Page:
Sunday, 24 July 2016

Hot, Cold and Spinning Reserve Capacity in Power System


Power System nowadays is one of the most complex system. There are a number of generating stations that generate power equal to load at that particular time. However, if need arises, the system can generate more power.



This ability of power system to generate power over and above the current demand is expressed as reserve capacity. Accordingly two important terms Hot and Cold Reserve Capacity comes into picture.

Cold Reserve Capacity:

Cold reserve in a power system is that reserve capacity which is available for service but normally not ready for immediate loading. A Cold reserve is ensured by special reserve units with small start-up and spin-up time. Period of the cold reserve start-up is varies from 2 to 24 hours and more. Units with small start-up time usually have a power-on reserve. For example, we have an idle generator that can be taken into service if demand increases.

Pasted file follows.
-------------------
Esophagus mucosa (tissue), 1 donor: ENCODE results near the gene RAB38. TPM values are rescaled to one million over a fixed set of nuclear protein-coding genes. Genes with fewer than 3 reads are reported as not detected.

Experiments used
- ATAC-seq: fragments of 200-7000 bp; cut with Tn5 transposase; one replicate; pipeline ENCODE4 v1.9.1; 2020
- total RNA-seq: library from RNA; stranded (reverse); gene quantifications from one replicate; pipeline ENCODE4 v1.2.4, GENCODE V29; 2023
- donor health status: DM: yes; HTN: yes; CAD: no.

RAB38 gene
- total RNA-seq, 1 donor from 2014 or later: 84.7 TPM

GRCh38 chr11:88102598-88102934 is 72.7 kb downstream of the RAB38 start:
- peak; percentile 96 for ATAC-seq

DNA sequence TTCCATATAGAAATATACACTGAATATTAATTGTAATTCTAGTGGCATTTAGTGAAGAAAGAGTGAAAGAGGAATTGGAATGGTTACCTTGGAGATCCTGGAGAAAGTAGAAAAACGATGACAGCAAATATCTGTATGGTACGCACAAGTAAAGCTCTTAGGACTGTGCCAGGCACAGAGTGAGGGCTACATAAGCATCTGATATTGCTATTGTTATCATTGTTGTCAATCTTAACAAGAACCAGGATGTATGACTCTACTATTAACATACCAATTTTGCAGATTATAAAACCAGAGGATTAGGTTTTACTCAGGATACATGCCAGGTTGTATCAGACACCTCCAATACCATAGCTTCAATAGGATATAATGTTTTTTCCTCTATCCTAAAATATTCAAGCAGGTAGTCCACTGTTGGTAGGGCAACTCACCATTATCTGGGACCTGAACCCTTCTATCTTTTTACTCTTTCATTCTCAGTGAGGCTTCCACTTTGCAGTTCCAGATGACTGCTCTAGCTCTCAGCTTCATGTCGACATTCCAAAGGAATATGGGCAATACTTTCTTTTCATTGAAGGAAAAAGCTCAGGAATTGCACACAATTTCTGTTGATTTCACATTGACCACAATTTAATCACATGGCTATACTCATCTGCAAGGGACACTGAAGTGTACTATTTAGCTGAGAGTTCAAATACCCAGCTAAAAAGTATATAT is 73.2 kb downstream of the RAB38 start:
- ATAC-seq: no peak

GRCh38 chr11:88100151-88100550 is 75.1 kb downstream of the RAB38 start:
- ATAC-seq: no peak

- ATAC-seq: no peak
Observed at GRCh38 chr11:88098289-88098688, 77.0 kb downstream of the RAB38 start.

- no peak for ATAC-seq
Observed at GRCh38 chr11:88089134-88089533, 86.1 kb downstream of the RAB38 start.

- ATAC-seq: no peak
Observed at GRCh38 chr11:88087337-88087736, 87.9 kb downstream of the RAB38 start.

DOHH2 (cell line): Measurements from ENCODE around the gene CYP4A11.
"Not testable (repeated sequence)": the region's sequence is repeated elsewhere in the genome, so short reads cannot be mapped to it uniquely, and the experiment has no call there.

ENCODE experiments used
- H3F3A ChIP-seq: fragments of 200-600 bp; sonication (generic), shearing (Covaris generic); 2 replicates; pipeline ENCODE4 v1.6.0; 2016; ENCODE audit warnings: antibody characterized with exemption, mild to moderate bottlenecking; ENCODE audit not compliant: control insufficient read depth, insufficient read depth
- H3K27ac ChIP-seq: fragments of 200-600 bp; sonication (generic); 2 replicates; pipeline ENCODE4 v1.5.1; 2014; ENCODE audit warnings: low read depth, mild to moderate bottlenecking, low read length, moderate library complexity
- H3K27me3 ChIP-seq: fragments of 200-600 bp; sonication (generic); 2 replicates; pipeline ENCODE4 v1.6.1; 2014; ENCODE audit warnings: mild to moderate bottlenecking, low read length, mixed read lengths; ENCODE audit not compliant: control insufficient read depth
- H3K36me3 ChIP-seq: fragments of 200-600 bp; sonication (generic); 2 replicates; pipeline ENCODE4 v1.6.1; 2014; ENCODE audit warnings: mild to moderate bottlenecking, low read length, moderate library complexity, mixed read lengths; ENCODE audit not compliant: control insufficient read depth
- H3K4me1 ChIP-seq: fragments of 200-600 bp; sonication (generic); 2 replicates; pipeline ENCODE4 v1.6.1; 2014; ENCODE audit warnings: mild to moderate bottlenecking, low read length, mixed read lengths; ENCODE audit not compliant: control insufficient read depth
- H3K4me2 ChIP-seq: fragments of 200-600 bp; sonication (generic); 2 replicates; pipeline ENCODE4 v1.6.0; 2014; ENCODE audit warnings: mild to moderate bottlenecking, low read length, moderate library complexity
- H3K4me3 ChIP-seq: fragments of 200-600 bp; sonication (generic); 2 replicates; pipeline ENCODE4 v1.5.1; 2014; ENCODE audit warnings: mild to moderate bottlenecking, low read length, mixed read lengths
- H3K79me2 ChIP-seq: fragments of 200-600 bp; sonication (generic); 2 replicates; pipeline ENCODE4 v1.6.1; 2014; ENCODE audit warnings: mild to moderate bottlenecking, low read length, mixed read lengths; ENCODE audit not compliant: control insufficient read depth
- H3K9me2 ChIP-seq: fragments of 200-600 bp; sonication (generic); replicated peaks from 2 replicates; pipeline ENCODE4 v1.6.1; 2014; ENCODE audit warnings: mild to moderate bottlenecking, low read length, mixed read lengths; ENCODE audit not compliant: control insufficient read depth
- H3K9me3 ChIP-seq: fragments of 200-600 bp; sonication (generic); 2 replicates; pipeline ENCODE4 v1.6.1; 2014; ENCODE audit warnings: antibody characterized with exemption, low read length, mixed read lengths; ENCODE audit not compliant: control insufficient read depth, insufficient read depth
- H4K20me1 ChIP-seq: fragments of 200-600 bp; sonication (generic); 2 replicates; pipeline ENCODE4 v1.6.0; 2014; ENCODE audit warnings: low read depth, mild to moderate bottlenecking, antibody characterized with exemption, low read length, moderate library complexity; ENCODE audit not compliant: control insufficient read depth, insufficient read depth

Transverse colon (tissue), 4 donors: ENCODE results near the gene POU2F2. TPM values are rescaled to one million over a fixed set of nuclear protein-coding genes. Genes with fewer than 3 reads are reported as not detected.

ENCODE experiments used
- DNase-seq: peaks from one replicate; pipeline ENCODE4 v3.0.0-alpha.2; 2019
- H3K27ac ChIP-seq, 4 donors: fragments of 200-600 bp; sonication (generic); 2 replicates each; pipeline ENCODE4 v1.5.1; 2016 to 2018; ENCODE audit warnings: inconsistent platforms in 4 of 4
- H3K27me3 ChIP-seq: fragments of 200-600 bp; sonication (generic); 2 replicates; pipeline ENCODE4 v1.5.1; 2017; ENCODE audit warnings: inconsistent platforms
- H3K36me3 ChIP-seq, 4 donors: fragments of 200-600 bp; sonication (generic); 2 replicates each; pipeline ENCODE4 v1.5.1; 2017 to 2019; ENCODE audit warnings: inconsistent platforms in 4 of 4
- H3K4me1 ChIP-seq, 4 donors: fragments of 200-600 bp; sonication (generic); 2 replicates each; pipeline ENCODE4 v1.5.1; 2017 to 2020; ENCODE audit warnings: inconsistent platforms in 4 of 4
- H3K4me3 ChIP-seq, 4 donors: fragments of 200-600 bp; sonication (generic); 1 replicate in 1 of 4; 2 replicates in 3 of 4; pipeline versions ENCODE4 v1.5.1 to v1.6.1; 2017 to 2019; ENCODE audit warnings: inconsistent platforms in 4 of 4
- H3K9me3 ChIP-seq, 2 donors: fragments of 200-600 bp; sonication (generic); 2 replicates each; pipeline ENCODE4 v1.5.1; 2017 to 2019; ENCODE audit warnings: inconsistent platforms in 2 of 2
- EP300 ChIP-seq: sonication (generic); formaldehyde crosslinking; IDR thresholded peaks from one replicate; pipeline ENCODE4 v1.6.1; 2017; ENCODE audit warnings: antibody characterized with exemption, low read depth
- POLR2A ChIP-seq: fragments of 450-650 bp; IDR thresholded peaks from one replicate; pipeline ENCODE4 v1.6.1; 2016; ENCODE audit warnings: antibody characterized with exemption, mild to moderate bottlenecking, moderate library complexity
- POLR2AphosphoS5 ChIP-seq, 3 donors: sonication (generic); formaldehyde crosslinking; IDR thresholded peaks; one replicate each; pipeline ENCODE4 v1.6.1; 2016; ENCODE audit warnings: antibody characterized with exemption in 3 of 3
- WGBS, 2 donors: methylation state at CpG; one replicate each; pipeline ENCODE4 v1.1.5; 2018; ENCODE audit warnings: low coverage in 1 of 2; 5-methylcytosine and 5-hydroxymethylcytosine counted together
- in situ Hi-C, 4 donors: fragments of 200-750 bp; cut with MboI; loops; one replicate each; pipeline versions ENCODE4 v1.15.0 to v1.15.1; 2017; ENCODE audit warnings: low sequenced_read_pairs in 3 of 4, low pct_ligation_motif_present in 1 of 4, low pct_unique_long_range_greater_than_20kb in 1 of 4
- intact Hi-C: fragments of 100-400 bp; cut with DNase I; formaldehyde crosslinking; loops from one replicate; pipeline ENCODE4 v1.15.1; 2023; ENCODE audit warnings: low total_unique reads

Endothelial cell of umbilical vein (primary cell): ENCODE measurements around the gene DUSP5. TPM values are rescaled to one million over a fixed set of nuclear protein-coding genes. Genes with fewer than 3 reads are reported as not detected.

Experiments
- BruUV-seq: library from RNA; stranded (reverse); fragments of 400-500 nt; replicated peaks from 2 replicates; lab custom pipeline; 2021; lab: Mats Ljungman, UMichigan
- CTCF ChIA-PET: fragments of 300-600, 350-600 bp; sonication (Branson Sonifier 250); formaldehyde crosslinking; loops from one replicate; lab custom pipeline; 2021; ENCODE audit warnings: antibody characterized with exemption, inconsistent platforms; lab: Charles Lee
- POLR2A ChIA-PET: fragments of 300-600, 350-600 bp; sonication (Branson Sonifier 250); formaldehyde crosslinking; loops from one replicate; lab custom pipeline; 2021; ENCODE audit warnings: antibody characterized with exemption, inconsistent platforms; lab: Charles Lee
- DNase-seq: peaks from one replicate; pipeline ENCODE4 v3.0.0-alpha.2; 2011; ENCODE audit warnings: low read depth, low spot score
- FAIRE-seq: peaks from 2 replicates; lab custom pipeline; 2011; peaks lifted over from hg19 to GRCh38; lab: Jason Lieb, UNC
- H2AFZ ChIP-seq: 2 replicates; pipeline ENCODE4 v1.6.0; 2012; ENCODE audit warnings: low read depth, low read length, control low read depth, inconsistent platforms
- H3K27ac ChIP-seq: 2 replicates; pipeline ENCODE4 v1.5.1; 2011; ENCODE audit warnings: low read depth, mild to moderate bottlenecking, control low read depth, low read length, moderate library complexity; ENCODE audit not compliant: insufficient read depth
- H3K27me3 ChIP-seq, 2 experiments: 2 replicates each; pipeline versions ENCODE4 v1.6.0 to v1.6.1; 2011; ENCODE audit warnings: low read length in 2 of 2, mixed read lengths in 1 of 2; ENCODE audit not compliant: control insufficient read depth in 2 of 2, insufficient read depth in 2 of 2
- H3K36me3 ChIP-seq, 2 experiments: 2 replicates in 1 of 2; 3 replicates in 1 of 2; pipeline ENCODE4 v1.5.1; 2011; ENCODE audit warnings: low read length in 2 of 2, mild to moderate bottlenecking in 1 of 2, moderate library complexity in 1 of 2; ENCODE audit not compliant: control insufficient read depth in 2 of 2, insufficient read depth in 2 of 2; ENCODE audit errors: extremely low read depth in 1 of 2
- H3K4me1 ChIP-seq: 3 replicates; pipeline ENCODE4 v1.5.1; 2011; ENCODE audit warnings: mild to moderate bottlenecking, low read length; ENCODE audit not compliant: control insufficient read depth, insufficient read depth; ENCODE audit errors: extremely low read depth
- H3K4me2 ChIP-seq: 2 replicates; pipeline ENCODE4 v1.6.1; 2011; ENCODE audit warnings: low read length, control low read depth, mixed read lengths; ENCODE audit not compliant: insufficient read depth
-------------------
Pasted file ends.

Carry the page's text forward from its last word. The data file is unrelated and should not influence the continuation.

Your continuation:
Hot Reserve Capacity:

Hot Reserve in a power system is that reserve capacity which can be made available quickly. For example, we have a hydroelectric generator of rating say 100 MVA but currently supplies only 70 MVA. In this case we have 30 MVA hot reserve than can be loaded immediately by simply opening the valve to the hydro turbine.

Spinning Reserve Capacity:


Spinning Reserve of active capacity is capacity reserve located at operating units and units with the start-up time of up to 5 minutes. Thus, a fast-start reserve is also a Spinning Reserve.

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